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Centralising the NHS – merging Clinical Commissioning Groups

July 30, 2020

While we have our heads down in the pandemic NHS England is pressing ahead with its plans to reorganise the local NHS landscape. It looks like this involves getting rid of place based Clinical Commissioning Groups and creating sub-regional Integrated Care Systems and locality based Primary Care Networks. Much of this is in line with a blog I wrote 16 months ago.

NHSE has been held back because abolition of CCGs requires a change in legislation – which has been delayed by Brexit and COVID.

Nonetheless NHSE and the Government still appear to be keen to progress this – so instead they are using changes that do not require legislation retaining CCGs but reducing their number through mergers, with the aim of eventually creating a single CCG function that is co-terminus with Integrated Care Systems.

The current state of play is set out in this presentation which includes two examples from Norfolk and Kent showing how CCGs have CCGs have managed the politics of this change with local government and the public.

Although NHS England and the Department of Health and Social Care have said that choosing to merge is a voluntary process and will by decided by local CCGs it is of course possible to ‘encourage’ this by changing the wider environment through a mixture of incentives and pressures – for example:

  1. Require CCGs to reduce management costs by 20% by 20/21
  2. Claim that CCGS are volunteering to merge into sub regional ICS – in fact many mergers were due to CCGs wanting to become co-terminus with local authorities eg Leeds from 5 to 1 and Bradford from 3 to 1 etc
  3. Trying to create single Accountable Officer positions in charge of multiple CCGs on an ICS footprint – which is in effect a precursor to merger.

All of the changes above – taken by themselves can be seen as reasonable and only of internal concern to the NHS, which means that there has been little discussion of the direction of travel outside the NHS with local authorities, the VCS etc.  The risk is that a series of much more important questions are left unasked and unanswered such as:

  • What are the challenges facing local health and care systems?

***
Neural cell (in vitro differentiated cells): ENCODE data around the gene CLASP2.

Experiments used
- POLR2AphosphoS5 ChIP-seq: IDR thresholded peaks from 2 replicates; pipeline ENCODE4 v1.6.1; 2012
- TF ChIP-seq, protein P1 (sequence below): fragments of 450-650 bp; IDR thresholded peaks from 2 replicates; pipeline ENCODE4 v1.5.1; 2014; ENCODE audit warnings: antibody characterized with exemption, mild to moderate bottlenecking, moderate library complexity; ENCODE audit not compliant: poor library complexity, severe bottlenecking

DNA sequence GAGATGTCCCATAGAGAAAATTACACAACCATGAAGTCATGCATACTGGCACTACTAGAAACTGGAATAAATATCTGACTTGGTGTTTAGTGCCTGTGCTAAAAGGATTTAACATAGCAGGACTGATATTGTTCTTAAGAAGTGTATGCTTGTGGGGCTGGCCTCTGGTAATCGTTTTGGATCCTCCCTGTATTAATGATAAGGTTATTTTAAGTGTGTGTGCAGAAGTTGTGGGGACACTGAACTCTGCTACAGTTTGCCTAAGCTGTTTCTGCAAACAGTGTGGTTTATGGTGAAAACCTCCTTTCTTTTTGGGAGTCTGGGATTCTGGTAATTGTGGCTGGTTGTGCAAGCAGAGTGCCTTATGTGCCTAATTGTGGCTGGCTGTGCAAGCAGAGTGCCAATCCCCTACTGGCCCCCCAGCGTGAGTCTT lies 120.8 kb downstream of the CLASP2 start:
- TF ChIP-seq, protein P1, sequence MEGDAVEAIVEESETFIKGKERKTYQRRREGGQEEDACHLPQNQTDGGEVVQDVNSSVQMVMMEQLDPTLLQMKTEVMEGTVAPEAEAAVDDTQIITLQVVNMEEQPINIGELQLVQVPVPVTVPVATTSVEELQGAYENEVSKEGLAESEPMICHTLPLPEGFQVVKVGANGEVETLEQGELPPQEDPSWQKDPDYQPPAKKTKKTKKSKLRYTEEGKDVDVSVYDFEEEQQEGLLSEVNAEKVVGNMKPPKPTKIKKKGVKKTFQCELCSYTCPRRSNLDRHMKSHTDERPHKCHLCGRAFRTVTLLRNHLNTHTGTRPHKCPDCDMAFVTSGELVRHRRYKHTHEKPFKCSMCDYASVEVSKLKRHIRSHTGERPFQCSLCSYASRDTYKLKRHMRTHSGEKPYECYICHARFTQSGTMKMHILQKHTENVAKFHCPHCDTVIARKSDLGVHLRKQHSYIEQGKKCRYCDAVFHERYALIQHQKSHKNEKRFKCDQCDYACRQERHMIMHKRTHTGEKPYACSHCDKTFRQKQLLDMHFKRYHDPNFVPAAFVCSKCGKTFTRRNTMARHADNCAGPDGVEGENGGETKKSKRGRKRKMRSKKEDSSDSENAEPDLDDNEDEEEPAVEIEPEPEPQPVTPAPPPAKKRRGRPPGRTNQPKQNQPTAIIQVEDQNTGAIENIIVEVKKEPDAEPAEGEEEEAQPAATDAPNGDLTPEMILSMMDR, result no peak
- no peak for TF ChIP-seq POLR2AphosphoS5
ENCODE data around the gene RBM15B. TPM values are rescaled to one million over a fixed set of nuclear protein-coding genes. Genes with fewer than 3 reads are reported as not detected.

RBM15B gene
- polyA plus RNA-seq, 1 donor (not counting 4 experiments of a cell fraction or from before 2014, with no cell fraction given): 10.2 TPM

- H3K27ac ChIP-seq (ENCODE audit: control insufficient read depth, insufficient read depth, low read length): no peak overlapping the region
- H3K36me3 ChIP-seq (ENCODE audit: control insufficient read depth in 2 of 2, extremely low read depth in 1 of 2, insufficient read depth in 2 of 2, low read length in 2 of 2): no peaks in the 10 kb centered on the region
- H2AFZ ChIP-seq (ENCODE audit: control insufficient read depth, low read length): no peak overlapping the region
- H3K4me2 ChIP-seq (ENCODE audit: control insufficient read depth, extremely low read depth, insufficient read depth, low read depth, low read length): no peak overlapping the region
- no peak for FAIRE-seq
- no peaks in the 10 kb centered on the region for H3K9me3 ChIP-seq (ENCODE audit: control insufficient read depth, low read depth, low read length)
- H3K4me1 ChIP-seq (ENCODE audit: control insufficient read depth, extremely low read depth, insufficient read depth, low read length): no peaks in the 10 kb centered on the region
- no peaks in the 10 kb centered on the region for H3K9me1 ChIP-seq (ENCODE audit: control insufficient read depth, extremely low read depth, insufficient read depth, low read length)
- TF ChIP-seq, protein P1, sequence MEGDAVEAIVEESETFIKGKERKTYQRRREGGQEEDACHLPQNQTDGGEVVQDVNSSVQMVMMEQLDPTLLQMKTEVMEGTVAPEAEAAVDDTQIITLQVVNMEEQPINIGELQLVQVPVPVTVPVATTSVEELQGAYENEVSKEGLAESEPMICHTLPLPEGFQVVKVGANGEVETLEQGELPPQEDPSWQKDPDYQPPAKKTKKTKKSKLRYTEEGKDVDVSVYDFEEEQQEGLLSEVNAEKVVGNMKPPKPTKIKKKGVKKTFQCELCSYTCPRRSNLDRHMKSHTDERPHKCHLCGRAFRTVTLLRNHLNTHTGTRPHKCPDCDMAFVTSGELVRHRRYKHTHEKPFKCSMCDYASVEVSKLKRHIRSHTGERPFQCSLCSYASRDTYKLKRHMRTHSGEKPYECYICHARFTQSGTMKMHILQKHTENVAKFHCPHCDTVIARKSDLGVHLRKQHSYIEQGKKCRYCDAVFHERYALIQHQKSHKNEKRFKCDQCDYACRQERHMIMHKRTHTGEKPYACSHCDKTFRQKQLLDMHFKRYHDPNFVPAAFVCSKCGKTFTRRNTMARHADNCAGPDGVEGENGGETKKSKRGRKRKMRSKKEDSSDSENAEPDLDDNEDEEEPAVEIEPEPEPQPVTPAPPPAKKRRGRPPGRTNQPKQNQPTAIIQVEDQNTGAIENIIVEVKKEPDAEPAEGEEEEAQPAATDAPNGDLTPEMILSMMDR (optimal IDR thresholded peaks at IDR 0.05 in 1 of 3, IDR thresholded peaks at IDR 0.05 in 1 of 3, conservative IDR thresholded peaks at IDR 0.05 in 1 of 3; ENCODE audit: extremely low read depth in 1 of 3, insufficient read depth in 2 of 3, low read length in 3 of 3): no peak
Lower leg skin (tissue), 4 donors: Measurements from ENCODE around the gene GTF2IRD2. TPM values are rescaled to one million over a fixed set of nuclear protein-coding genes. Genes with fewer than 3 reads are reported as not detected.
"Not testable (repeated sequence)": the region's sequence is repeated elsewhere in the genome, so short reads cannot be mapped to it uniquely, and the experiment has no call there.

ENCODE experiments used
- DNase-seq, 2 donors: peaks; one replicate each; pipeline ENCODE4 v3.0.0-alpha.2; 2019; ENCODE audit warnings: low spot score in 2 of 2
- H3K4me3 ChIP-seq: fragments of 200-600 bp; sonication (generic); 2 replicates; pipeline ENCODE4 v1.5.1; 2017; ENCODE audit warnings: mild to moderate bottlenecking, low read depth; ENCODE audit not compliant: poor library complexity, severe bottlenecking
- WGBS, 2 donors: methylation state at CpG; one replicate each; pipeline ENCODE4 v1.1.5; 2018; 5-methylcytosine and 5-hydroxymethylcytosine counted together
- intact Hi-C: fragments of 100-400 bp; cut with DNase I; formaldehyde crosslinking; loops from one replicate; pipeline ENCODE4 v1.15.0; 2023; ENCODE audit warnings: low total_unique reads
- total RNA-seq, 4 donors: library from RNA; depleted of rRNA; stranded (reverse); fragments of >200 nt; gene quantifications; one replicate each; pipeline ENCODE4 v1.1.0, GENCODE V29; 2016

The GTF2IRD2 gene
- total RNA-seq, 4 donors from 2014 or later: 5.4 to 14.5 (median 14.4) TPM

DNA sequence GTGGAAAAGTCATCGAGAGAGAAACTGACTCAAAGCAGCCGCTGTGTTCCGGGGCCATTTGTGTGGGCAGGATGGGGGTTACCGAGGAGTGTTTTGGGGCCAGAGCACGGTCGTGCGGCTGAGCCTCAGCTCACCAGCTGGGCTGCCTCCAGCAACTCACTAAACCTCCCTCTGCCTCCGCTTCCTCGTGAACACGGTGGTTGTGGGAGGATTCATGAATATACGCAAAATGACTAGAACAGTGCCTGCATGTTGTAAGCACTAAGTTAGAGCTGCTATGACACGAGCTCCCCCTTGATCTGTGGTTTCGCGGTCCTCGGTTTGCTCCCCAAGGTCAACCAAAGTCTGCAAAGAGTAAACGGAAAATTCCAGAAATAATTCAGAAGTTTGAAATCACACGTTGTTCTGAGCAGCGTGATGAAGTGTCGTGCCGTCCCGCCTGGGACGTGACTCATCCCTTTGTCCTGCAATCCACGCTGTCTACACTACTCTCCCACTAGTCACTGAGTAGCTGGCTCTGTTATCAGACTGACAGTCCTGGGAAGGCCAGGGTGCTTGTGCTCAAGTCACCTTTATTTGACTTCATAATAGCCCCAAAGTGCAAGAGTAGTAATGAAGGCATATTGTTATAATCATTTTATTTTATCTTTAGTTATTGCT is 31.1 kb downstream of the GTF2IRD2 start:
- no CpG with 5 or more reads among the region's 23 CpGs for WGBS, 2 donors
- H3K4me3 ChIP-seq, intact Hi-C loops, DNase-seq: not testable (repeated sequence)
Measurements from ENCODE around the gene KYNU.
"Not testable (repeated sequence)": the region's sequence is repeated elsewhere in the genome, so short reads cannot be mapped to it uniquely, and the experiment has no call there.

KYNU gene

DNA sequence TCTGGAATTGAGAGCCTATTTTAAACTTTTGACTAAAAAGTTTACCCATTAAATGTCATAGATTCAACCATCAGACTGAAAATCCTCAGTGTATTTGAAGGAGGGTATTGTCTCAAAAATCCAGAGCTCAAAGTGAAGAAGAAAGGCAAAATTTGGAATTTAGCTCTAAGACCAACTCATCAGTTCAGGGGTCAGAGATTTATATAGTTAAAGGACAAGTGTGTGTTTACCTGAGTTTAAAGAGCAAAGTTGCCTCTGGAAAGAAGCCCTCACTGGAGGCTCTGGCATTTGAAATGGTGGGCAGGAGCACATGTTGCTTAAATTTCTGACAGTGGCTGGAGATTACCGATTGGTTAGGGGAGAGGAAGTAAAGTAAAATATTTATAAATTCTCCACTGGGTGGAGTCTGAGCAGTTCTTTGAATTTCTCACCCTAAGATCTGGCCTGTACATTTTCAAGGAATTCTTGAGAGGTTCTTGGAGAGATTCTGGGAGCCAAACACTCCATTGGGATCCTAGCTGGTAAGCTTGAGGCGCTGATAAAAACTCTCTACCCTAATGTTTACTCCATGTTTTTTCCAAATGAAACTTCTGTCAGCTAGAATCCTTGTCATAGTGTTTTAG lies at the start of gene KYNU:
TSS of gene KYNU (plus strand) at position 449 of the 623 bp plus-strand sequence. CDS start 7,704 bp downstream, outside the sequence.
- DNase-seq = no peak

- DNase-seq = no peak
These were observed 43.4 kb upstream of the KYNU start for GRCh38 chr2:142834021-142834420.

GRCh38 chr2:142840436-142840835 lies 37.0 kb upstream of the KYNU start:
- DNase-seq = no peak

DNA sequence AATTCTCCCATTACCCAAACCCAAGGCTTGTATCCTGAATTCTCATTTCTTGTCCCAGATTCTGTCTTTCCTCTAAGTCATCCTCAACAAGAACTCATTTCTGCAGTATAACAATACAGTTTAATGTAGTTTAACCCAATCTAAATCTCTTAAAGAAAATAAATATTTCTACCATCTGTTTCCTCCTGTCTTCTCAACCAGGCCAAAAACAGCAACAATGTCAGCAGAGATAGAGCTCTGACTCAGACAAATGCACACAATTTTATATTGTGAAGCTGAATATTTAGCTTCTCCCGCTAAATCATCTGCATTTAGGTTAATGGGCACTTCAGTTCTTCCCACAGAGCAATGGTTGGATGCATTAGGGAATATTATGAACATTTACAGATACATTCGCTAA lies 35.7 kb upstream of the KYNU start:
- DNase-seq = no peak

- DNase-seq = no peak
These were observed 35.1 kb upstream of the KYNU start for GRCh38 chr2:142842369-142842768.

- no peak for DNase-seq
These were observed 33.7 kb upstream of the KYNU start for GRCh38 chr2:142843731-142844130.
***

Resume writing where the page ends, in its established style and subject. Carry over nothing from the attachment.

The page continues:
• What are the best ways to mobilise a range of diverse stakeholders (the public, NHS, local government the private sector and the Voluntary Sector) to work together to address these challenges?
  • What is best done at a neighbourhood, place, sub-regional and national level?
  • What is the best way to hold these different stakeholders to account in order to bring supportive but critical challenge?

Why is any of this important?

There seems to be two assumptions within the NHS England/Government plans

That running the health service is best done at a sub-regional level with an implied belief that delivery of the health services is fundamentally about the management of standardised services rather than co-design of health and wellbeing systems to fit places. There also seems to be a belief that accountability to NHS England or Government is more important than accountability to places.

One of the examples in the presentation claims a range of benefits such as being better at tackling inequalities to justify mergers. This is a dog whistle argument – mention the right areas – but don’t present the evidence for why this is the case. This direction of travel – moving to get rid of place based CCGs to sub regional ones shows a failure to understand the contribution that local governance makes to collaboration and the development of integrated working.

In my experience the involvement of CCG Governing body members (Executive, GPs and Lay members) are key to connecting with the VCS, Health and Wellbeing Boards, Healthwatch, Joint Commissioning Committees  and local authorities. This diversity of stakeholders has helped to build relationships,  sensitise plans and strategies on difficult areas such as inequality, public voice and provided leadership in public meetings connecting citizens and communities to plans.

Second building on the CCG role at place level means that there is a good fit with local authority structures and accountabilities – this is how we do local democracy. It’s not perfect – but it is certainly better than moving everything up to sub-regions. As the paragraph below from the report of the Governments Public Accounts Committee in 2019 in 2019 on CCGs notes:

A similar and wider range of concerns has also been expressed by the British Medical Association in their 2019 guidance here.

What next?

Place based CCG Governing Bodies have either spent the last 7 years or so messing about or have (sometimes painfully) provided an important contribution to the development of local health systems – I think it is the latter! We need to:

  • Set out with our local partners why place based governance of the NHS is important.
  • Engage with their Integrated Care Systems – and ask the sort of system questions that I sketch out in bullets above.
  • Where it does not already happen CCGs, Healthwatch and Local Government should be demanding that Integrated Care Systems have active representation from Local Government and the Voluntary and Community Sector – a good example of this is West Yorkshire and Harrogate Integrated Care System

What do you think?

Declaration of interest – I am a lay member on Sheffield CCG

One Comment leave one →
  1. Linda Tully permalink
    July 30, 2020 20:57

    Couldn’t agree more with you Mark.

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